My three beggars
From Griffith REVIEW Edition 22: MoneySexPower
© Copyright Griffith University & the author.
Written by Louis Nowra
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Lately I've been haggling over money with Terry. I tell him that I'm quite prepared to give him one payment per week instead of spreading my money over four or five nights. He shakes his head when I offer him the deal. ‘I don't know, Louis,' he says. ‘I'd like to think about it.'
Terry is a beggar, and has been for some years. He has staked a claim a few metres from my apartment, strategically placed between the liquor shop and the junction of streets and roads that gives Kings Cross its name. He is not the only beggar in the area.
There are many. If one is to give a rough summary of the types of beggars who proliferate in the cramped area that includes the higher regions of Darlinghurst Road down to the halfway mark of Macleay Street – the main drag of the Cross – then the most common are the temporary beggars who, grimacing with severe hangovers, crop up of a Sunday or on Monday mornings wanting money for extra drinks or just enough money to flee back home from their disastrous weekend. Then there are the importune men who hover around the railway station pleading for money to buy a train ticket. Their familiar cry is for ‘spare change', or a small but uncommon amount like forty cents, in the hope that the impatient commuter will palm them a fifty cent coin or dollar just to get rid of them.
Before the recent transformation of Kings Cross, they would succeed more often than now, because the professionals and yuppies who have since shifted into the area, and who flood into the station of a morning or exit of an evening, have no time for these dishevelled losers. Strangely, these city workers often give money to a scruffy man waiting outside the entrance to the station. This is Ed, who is a go-between for junkies who have arranged to meet a bearded man with a silky terrier who will take them to a drug dealer down the street. Women especially take pity on the unkempt tiny dog he always carries and give Ed money without him even asking for it.
There are the severe alcoholics, of course, who need just enough change to dash off to the hardware shop to buy their metho. They slump in alcoves or on the doorsteps of apartment blocks and shops, their faces looking like giant bruises, holding out trembling hands to ask for money, giving a hideously bad performance as someone who needs enough to get back a train to the most distant suburb they can think of. Except for one, who haunts the doorstep of a friend of mine and who begs for spare change with an accent that would not be out of place with an actor playing an aristocrat in English repertory; most do not stay long. They either die or vanish into a drying-out facility with disturbing frequency.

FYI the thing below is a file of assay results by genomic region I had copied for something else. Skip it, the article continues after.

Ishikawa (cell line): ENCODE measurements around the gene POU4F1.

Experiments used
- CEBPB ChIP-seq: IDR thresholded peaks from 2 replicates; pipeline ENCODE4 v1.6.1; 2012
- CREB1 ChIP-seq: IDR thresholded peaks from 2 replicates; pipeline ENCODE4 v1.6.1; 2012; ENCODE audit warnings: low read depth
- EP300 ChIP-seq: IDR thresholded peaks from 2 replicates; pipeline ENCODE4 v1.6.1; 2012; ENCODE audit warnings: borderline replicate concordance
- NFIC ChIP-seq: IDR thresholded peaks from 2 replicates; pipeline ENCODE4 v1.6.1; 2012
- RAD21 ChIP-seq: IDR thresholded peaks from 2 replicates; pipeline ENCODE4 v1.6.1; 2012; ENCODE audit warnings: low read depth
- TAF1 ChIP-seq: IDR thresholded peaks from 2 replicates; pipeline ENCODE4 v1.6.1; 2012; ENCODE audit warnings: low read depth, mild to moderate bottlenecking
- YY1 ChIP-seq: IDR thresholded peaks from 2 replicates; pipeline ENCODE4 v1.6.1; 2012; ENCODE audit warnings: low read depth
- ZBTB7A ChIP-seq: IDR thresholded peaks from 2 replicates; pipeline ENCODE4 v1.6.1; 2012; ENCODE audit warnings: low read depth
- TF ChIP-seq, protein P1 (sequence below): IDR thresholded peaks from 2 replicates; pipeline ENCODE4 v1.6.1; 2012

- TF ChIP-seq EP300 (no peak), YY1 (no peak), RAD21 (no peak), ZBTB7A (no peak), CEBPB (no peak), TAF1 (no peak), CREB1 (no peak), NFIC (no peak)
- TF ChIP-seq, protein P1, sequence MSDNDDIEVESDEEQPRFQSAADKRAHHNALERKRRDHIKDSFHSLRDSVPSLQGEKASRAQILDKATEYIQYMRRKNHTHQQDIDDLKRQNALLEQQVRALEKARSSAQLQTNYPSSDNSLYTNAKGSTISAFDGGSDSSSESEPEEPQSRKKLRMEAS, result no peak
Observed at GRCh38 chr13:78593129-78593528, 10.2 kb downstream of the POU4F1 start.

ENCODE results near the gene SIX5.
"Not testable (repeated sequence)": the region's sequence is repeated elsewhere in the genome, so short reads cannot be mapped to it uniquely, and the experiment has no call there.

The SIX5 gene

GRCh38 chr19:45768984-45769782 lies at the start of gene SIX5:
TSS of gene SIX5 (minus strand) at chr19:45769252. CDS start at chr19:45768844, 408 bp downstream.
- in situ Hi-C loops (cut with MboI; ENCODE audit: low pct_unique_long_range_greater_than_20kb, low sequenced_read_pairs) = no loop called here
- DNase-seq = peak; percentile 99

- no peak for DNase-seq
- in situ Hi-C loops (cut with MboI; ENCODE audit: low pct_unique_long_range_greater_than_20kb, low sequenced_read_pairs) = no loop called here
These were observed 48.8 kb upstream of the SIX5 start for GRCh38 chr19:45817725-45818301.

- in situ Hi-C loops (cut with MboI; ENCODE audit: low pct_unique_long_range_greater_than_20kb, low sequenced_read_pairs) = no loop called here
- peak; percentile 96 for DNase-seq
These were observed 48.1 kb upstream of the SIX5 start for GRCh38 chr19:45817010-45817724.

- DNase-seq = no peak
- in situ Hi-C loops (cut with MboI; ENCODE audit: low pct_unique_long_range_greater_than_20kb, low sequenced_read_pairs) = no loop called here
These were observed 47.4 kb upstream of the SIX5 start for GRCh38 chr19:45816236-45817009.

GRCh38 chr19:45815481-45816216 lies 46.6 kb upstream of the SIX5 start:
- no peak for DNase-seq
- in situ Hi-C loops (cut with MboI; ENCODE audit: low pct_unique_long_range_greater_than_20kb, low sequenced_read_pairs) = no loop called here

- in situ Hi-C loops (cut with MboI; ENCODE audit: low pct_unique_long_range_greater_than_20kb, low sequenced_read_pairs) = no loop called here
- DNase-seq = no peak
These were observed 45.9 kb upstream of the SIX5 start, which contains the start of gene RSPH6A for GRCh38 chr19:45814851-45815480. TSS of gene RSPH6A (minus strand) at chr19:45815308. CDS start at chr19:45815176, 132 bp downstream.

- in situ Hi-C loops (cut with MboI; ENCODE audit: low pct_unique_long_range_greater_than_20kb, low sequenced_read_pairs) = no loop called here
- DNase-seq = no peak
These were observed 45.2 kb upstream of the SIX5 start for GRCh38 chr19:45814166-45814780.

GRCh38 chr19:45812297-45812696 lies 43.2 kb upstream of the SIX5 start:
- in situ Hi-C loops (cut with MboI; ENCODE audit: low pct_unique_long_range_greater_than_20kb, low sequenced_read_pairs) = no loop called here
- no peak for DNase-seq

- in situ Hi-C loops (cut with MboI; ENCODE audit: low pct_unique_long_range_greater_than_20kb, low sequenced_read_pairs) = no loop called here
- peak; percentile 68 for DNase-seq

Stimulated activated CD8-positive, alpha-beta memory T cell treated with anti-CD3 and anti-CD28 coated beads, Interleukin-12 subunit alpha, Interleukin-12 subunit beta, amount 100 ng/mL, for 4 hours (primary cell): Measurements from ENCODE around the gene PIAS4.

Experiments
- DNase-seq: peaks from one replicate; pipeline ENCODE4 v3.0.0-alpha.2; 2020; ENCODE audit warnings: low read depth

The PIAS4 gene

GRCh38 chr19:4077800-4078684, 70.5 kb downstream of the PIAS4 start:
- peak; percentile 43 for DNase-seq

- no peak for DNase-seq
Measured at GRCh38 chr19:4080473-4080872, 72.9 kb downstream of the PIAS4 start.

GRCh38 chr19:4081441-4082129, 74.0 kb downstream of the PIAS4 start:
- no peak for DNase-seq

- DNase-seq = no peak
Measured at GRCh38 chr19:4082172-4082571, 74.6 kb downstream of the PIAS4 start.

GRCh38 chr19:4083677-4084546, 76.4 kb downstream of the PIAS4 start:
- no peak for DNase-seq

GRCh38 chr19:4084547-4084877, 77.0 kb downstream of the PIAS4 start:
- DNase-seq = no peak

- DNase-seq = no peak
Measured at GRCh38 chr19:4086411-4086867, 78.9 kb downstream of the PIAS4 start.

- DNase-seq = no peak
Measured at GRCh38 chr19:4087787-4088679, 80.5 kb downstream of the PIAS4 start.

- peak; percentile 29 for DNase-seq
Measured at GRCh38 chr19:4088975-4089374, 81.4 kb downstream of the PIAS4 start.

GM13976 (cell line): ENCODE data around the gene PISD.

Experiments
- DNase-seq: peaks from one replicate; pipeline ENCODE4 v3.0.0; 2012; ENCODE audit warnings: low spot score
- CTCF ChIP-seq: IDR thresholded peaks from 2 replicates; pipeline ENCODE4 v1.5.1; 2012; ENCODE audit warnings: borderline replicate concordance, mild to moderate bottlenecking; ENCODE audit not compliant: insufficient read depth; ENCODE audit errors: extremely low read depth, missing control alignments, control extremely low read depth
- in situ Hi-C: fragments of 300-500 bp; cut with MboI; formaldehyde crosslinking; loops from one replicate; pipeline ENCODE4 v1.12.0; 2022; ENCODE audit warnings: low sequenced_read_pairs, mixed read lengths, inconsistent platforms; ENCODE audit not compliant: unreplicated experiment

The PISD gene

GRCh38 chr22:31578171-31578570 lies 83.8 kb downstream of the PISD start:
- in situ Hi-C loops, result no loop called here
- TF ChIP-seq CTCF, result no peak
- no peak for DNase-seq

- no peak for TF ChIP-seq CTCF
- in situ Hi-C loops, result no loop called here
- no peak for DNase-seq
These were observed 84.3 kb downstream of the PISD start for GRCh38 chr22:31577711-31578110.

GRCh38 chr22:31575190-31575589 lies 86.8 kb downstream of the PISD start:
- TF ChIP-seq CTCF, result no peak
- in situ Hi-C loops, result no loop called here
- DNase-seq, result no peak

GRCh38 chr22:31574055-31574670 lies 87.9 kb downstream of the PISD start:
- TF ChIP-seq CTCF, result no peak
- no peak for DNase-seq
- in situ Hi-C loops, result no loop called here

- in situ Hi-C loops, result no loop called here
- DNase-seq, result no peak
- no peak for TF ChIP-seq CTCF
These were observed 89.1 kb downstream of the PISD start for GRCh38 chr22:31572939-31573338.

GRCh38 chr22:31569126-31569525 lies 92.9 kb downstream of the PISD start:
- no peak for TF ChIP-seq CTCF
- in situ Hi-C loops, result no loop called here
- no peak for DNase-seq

Then there are the crazies. The last twenty or so years have seen a growing influx of madmen into the area. Thrown out of asylums because of government cutbacks and society indifference, they wander through the streets muttering to themselves, cursing God, or suddenly loom in front of you with wild grins demanding money – sometimes ridiculous amounts, like the schizophrenic young man with a wild black beard who demands ten dollars, with the implied threat of violence if he's not given it. You can tell where he is by the parting of a crowd as he's given a wide berth by passers-by.
The worst are the ice addicts. If there is a common topic of conversation amongst long-standing Cross residents discussing drugs, it's that heroin addicts are excellent people to deal with compared to ice addicts who are aggressive and unpredictable. I have been physically attacked a couple of times by agitated men at the mercy of the chemical. They make the worst beggars because by the time they get up enough courage to beg they are simmering with hostility, having been up for two or three days without sleep, and any knock-back they get is an affront to their self-esteem. They yell and hurl abuse at the frightened man or woman whom a few seconds ago they were addressing with a brittle charm that barely concealed their impulse to attack them.
Perhaps the most unlucky beggar is a deaf man in his thirties. He holds out a piece of paper the size of a business card that says he cannot talk and could we give him money? If he is hoping for sympathy, he doesn't get it. There is something about his practised mime (wide eyes, much pointing) that gives people the impression he's a fake. As he walks off, after another unsuccessful attempt at cadging for money, people frequently yell after him a warning like ‘Look out!' in an attempt to prove he can hear, but he moves on, deaf to their cries and their knowing laughter.